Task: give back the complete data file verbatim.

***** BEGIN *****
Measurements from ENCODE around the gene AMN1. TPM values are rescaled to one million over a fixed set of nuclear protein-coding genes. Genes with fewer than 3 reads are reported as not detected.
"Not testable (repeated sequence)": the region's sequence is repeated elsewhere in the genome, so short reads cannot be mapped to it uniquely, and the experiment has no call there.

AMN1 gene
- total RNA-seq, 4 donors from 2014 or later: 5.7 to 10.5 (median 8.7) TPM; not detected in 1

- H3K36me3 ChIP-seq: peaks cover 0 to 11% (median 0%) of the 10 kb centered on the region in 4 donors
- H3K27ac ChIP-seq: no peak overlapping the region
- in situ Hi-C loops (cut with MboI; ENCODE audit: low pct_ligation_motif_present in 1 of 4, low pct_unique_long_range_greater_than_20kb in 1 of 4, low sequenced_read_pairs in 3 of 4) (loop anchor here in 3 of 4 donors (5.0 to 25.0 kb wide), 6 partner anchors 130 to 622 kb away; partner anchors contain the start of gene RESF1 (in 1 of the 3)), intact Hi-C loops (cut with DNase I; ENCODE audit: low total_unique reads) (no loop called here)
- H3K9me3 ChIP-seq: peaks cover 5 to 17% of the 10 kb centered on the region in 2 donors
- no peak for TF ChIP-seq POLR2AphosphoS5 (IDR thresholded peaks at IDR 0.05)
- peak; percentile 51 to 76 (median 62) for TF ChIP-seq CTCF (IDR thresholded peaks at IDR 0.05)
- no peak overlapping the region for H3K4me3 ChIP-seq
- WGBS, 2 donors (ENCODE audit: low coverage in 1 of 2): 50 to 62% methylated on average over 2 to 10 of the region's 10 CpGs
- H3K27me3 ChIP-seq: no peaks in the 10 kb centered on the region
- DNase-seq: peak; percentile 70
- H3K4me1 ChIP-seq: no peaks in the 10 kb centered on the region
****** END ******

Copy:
Measurements from ENCODE around the gene AMN1. TPM values are rescaled to one million over a fixed set of nuclear protein-coding genes. Genes with fewer than 3 reads are reported as not detected.
"Not testable (repeated sequence)": the region's sequence is repeated elsewhere in the genome, so short reads cannot be mapped to it uniquely, and the experiment has no call there.

AMN1 gene
- total RNA-seq, 4 donors from 2014 or later: 5.7 to 10.5 (median 8.7) TPM; not detected in 1

- H3K36me3 ChIP-seq: peaks cover 0 to 11% (median 0%) of the 10 kb centered on the region in 4 donors
- H3K27ac ChIP-seq: no peak overlapping the region
- in situ Hi-C loops (cut with MboI; ENCODE audit: low pct_ligation_motif_present in 1 of 4, low pct_unique_long_range_greater_than_20kb in 1 of 4, low sequenced_read_pairs in 3 of 4) (loop anchor here in 3 of 4 donors (5.0 to 25.0 kb wide), 6 partner anchors 130 to 622 kb away; partner anchors contain the start of gene RESF1 (in 1 of the 3)), intact Hi-C loops (cut with DNase I; ENCODE audit: low total_unique reads) (no loop called here)
- H3K9me3 ChIP-seq: peaks cover 5 to 17% of the 10 kb centered on the region in 2 donors
- no peak for TF ChIP-seq POLR2AphosphoS5 (IDR thresholded peaks at IDR 0.05)
- peak; percentile 51 to 76 (median 62) for TF ChIP-seq CTCF (IDR thresholded peaks at IDR 0.05)
- no peak overlapping the region for H3K4me3 ChIP-seq
- WGBS, 2 donors (ENCODE audit: low coverage in 1 of 2): 50 to 62% methylated on average over 2 to 10 of the region's 10 CpGs
- H3K27me3 ChIP-seq: no peaks in the 10 kb centered on the region
- DNase-seq: peak; percentile 70
- H3K4me1 ChIP-seq: no peaks in the 10 kb centered on the region